YIDFF 2019 International Competition
Your Turn
An Interview with Eliza Capai (Director)

Is the Student Movement Just a Big Party with No Intellect?

Q: This film is narrated by Koka, Marcela, and Nayara, three students who are a part of the movement. How did you come to ask them to do this?

EC: I chose Koka because he was always advocating the cause with joy. He kept singing, even in a tense situation when violence was eminent, just as the police were about to barge in. Marcela was introduced to me by someone who first gave me footage from her school. Following her changing hairdos illustrated the history of black women’s hairstyles in Brazil. Marcela takes us to a demonstration where policemen are beating Maria, a black woman. This image strongly testifies to the treatment of black women in Brazil. I chose Nayara because I saw personal growth through her participation in the protest. Pulling the students together, resisting the police, debating with politicians—her capacity truly blossomed.

Q: What kind of changes did they undergo through their activism?

EC: The students showed dramatic transformation through being part of the movement. They found camaraderie among the student movement community and discovered a safe space for themselves to be who they really are. For example, Nayara met a lesbian lover in the community and was able to cultivate the relationship without discrimination. Her change and growth was possible because of this safe community where she could be herself without shame. The student movement became at once a place of politics, engagement, and joy for the participants. People who find themselves in that kind of environment begin to speak up about their dreams and how to make them come true. That is extremely troublesome for those in power, because authoritarians don’t want people at the bottom of society to escape from that status.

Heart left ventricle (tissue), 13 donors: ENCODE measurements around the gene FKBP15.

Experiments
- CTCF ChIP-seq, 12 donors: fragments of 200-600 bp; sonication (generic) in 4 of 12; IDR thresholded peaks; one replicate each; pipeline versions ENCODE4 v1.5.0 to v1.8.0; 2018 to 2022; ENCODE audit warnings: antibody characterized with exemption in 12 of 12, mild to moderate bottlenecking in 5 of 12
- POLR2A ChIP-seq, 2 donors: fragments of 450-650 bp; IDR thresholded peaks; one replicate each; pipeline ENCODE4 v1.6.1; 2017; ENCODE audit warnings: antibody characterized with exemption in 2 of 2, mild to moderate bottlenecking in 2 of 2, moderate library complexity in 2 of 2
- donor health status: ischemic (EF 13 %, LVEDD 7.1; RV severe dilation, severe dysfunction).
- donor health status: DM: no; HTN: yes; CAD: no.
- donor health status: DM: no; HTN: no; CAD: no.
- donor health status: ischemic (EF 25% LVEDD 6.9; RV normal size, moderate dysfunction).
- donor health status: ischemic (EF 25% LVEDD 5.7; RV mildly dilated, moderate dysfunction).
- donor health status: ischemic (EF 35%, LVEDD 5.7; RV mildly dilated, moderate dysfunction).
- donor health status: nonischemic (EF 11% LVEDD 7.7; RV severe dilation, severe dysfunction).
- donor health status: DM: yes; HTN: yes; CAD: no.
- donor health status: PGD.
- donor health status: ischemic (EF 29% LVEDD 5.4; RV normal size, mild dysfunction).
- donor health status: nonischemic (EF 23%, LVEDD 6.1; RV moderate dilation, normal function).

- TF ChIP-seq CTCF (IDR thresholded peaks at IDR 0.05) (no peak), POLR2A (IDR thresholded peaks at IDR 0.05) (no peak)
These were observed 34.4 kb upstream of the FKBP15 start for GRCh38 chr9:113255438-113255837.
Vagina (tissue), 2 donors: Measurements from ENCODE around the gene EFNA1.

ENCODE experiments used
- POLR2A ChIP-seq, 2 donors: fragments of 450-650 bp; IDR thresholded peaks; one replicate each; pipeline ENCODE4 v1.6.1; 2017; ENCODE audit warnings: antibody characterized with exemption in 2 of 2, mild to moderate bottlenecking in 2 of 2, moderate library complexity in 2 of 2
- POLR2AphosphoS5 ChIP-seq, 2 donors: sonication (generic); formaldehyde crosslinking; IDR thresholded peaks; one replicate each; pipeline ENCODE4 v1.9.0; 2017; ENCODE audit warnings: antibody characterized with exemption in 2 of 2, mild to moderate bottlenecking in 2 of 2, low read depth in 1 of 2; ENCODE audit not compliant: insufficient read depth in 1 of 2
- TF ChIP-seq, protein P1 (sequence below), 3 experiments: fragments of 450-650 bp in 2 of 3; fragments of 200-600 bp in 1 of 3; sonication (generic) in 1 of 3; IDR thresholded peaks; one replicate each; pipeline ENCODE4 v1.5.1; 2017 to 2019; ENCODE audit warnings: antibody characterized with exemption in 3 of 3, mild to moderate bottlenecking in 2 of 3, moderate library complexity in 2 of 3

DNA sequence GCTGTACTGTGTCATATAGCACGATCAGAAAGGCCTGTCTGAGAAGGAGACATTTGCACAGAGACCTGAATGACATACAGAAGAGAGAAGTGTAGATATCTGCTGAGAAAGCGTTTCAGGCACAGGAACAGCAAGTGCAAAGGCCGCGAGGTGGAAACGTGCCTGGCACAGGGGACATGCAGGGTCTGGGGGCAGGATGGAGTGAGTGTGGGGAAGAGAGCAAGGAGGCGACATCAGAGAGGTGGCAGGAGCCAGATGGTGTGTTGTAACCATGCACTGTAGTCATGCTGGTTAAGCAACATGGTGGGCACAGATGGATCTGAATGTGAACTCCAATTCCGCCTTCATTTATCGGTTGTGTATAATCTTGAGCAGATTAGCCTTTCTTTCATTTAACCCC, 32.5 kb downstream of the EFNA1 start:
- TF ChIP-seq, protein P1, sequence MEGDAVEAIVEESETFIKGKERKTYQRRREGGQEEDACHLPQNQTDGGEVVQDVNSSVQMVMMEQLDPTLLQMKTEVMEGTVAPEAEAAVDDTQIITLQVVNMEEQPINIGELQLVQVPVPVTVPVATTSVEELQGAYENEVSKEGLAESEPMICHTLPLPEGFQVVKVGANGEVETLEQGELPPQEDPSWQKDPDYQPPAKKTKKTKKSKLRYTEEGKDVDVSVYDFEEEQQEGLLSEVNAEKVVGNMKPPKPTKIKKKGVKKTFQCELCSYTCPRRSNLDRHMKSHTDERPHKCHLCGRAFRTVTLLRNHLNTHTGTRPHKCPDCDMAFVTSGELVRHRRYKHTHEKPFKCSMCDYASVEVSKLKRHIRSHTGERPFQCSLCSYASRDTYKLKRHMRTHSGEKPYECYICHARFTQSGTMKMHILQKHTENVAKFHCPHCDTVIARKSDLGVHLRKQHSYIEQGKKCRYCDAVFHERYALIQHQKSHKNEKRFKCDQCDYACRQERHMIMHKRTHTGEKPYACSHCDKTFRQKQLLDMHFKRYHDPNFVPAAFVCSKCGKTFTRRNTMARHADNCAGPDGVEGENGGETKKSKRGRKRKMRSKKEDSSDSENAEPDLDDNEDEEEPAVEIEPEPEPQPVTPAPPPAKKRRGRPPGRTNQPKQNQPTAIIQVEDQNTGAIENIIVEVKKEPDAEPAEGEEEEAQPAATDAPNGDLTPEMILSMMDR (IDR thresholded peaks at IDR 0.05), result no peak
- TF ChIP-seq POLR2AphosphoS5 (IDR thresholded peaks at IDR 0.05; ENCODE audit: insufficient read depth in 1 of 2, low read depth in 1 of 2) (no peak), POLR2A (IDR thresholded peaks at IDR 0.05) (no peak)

Q: Did you know how you wanted to structure the film before you started shooting?

EC: At first I was thinking of observing the student movement from the outside. But as I started filming, I realized that the choice of who represents the movement in the film is a crucial decision, and decided to change the structure. I was also concerned about how to communicate with a young audience through the film. You need to use music and speed up the pace of the conversation if you want contemporary high school kids to watch a film. That’s something I realized during the editing process.

Q: Despite the intensiveness of the protest movement, an extreme right-wing government was born in Brazil. What kind of themes are you thinking of for your next film?

EC: There’s a project that’s been on my mind since 2014. It’s a film about love. I’d film people in different places and ask them what they think love is. I want to interview especially in places where love is lacking—cities in Brazil that are very violent, states where people are being killed because of land right disputes. Love is not only between couples. For example there is love for nature and love for society. Humans have an inherent desire to learn about other people’s cultures and viewpoints, and have the ability to empathize. On the other hand, human beings do kill each other. In my next film, I’m hoping to deal with that dual nature of the human existence.

(Compiled by Itagaki Tomohiro)

Interviewers: Itagaki Tomohiro, Miyamoto Airi / Interpreter: Yamanouchi Etsuko / Translator: Fujioka Asako
Photography: Sugawara Mayu / Video: Sugawara Mayu / 2019-10-15